Although it is still imposing in size, its sight, however, tells a gory state of how Nigeria manages its real estate assets – the Ministry of Defence complex, popularly called Independence House, located in the heart of the Lagos Island, Lagos State.
Worst still, there is perhaps a conspiracy of silence over the ownership status of the once upon ‘pride of the nation,’ as officials of the Federal Ministry of Commerce and Industry, supposed landlord of the complex, claim ignorance of their right.
The state of comatose has further thickens cloud of uncertainty over this monument, which should have been a major revenue to the nation, if not abandoned and left unoccupied by either its owners.
It was the first high rise building in Nigeria; completed in 1960 just as Nigeria gained its independence from its British colonial masters.
And for those who see diamond in the discoloured complex, they have not only lamented the present state of the property, but have said the building still remains one of the best real estate investments in Nigeria. Consequently, they urged the Federal Government to either commercialise or dispose it.
Standing on 23 floors above the ground level and at an estimated height of 103 metres (338ft), it was rightly named ‘The Indepedence House’.
The Independent House marked the end of the colonial era, as it symbolised the lowering of the Union Jack and the raising of the Nigerian Flag, the clear representation of the end of the British rule and ushering in a new era of self governance with a promise to leave a lasting legacy for generations of Nigerians yet unborn. It thus became the very first federal secretariat, housing several ministries in the years following Independence, when Lagos Island served as both the State and Federal capital respectively.
It would subsequently be renamed as the Ministry of Defense building under the military regime of General Ibrahim Babangida and in 1993 it was gutted by fire under suspicious circumstances. That singular event is believed to be the beginning of the decline, deterioration and subsequent abandonment of the monumental building that today remains in a state of disrepair despite several contract awards for its renovation over the years. Thus, the once glorious edifice on Broad Street, Lagos Island, at best lies abandoned, a shadow of its old self and possibly home to persons of questionable character.
A government approval secured in 2004 for the renovation and transformation of the building to a World Trade and International Business Centre (WTIBC) notwithstanding, the fortunes of the magnificent property is yet to change. The project proposed for management by the Tafawa Balewa Square Management Board (TBSMB), an agency under the Federal Ministry of Commerce and Industry never materialised.
However, it paved the way for the handing over of the building from the Ministry of Defense to the Ministry of Commerce and Industry, (Industry, Trade and Investment) which officially took place sometime in October 2009.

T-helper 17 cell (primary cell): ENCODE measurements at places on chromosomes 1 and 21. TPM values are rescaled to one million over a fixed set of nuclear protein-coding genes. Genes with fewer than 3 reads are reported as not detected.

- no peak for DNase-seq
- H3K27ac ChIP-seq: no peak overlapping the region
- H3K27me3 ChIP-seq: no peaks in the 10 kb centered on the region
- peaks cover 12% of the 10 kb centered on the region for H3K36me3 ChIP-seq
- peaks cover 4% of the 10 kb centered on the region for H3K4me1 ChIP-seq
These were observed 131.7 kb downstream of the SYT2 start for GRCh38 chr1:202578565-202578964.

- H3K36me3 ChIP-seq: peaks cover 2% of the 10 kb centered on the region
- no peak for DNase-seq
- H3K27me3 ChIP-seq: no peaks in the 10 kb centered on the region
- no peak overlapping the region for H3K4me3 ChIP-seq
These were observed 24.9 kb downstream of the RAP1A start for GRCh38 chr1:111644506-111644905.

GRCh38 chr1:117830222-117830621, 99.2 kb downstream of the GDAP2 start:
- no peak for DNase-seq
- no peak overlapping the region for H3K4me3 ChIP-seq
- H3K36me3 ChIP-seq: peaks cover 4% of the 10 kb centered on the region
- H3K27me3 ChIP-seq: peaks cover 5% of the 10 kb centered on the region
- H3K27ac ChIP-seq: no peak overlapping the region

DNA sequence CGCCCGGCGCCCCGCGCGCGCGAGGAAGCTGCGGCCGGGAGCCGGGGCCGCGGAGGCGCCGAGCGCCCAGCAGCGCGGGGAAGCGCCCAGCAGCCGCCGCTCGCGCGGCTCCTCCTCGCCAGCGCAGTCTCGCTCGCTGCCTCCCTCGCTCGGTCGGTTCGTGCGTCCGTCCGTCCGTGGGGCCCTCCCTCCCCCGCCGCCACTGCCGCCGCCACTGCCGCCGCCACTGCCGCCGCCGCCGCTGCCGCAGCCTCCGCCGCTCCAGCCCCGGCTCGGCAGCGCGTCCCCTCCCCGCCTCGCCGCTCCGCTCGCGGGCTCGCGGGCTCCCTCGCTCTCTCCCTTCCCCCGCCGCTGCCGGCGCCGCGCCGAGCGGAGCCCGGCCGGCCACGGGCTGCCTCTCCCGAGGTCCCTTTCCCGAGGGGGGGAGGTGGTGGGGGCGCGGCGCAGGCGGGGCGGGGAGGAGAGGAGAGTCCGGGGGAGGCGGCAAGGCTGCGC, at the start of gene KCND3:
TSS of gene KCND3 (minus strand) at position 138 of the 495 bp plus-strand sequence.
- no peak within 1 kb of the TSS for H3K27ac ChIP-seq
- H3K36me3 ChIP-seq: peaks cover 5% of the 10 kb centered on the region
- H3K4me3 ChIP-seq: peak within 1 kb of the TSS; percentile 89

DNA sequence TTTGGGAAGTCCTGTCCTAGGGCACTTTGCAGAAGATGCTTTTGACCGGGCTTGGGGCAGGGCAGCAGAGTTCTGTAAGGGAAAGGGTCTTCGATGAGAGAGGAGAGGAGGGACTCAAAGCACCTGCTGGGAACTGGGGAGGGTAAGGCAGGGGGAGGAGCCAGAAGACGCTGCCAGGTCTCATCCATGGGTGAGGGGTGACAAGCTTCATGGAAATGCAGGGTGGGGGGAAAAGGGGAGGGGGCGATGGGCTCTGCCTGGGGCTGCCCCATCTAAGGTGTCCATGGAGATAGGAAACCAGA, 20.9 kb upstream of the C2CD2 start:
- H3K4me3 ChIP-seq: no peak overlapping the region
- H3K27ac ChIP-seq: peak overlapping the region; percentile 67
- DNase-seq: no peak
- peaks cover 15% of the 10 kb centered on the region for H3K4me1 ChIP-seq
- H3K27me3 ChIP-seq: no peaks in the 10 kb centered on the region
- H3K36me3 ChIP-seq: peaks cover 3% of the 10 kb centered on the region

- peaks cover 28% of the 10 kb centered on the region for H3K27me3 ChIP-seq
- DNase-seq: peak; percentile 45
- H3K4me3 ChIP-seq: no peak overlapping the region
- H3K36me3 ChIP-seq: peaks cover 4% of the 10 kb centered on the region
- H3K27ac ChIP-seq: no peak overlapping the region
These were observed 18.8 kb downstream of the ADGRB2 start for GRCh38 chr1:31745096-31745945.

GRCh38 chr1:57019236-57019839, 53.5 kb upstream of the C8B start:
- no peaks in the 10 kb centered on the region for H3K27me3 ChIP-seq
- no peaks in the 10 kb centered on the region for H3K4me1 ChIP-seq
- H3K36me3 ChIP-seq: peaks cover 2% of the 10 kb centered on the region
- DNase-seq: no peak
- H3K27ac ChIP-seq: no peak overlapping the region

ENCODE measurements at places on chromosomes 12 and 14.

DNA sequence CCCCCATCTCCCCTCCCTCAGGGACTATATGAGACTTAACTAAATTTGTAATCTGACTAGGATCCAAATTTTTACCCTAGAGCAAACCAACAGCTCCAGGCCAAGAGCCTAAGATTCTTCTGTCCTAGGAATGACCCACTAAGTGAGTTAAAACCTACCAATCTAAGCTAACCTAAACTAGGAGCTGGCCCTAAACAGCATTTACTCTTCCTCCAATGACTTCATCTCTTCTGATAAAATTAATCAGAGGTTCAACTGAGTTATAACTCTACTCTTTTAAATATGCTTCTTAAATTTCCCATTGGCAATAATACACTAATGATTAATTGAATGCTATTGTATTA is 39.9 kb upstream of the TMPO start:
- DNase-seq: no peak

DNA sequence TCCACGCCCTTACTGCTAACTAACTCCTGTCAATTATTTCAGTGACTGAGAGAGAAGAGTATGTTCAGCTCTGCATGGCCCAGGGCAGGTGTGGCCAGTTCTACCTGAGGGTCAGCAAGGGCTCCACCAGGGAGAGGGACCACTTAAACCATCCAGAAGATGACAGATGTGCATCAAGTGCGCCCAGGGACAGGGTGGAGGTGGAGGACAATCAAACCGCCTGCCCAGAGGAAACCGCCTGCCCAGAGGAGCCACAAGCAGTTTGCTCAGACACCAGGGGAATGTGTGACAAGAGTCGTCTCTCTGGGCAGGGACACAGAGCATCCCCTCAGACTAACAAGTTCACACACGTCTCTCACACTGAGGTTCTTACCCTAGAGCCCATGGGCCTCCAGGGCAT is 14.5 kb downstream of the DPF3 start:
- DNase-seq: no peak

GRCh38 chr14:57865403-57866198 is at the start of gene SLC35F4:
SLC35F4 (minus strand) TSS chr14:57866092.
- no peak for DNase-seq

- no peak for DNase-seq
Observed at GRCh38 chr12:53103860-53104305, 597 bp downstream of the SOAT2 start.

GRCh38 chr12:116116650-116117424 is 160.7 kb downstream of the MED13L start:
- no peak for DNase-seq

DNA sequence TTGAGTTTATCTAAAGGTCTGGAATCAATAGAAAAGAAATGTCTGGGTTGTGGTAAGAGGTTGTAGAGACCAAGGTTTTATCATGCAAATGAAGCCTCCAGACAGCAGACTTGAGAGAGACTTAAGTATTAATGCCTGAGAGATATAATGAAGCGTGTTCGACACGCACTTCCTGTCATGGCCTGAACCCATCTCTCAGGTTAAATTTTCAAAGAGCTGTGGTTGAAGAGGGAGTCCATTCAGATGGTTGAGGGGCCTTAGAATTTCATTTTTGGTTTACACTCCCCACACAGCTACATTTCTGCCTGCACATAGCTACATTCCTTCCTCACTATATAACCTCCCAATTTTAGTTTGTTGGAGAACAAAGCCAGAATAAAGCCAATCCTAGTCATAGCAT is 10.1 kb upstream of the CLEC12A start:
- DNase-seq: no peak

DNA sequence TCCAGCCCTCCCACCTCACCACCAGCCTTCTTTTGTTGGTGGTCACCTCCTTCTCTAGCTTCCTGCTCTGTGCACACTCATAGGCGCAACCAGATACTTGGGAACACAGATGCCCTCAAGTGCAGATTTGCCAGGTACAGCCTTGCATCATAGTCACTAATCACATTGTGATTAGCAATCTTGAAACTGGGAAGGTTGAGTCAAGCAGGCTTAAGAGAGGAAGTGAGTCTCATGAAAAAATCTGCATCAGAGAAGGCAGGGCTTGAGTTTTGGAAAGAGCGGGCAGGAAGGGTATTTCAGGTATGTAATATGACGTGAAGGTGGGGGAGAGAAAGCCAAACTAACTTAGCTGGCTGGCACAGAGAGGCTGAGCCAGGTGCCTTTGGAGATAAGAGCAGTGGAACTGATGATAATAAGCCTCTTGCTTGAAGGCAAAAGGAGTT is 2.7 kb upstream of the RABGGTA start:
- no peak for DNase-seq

Designed to be a private enterprise effort in collaboration with the Infrastructure Concession Regulatory Commission the goal was to ensure that the building is redeveloped to international standards.
Sadly, seven years on, this fact seems lost on all the staff of the ministry, including the Director of Press, Mr. Greene Anosike, Mrs. Idowu also of the press department, the Director General Services named simply as Mr. Adesola, and the permanent secretary, Mr. Aminu Aliyu Bisalla.
The Guardian, through mobile phone contacted all of them but the same reaction of total ignorance after the fact was the response. Adesola, who is in charge of all the ministry’s buildings /facilities sought to, among other things, know if that was even possible in the first place.
“Please, how did you get this information so that I can look in that direction to know if it is really true that the building has been handed over to the Ministry of Industry Trade and Investments? He queried. He equally sought to know where the property is located in Lagos pleading non-residency in Lagos State.
When completed, the proposed World Trade Centre will boast such facilities as office suites, hotels, exhibition floors, conference suites, leisure and business facility, government agencies, among others.
However, although it is widely believed that the project is a potentially successful business venture going by such factors as the building’s structure, its strategic location, and current trends in Lagos State commercially speaking as well as the rapid development potentials, several estate surveyors are of different views.
They argued that the building has lost too much ground to the dilapidation process as a result of the years of abandonment. They have suggested that the government should either commercialise it or sell it off.
“Government should commercialise it because there is limited space on the Island. No income has been coming from it all these years and it is depreciating in value. Also, abandoned properties such as the Independence Building harbor all sorts of criminals, which is not good for our security.
Government, should actually be very careful with such things. So, they should either sell it or get someone to manage it and it will become a source of income for government. The location is very attractive but whoever buys it will spend heavily to transform it,” said Mr. Kunle Oshodi of the Kunle Oshodi and Company firm.
Mr. Ehondor Erhabor of Knight Frank Estate Agency simply said: Sell it. “Government should discard any thought or idea of spending tax payers’ scarce resources on resuscitating the building,” he further stated.
They equally suggested a thorough evaluation of the property to determine its status and actual market value.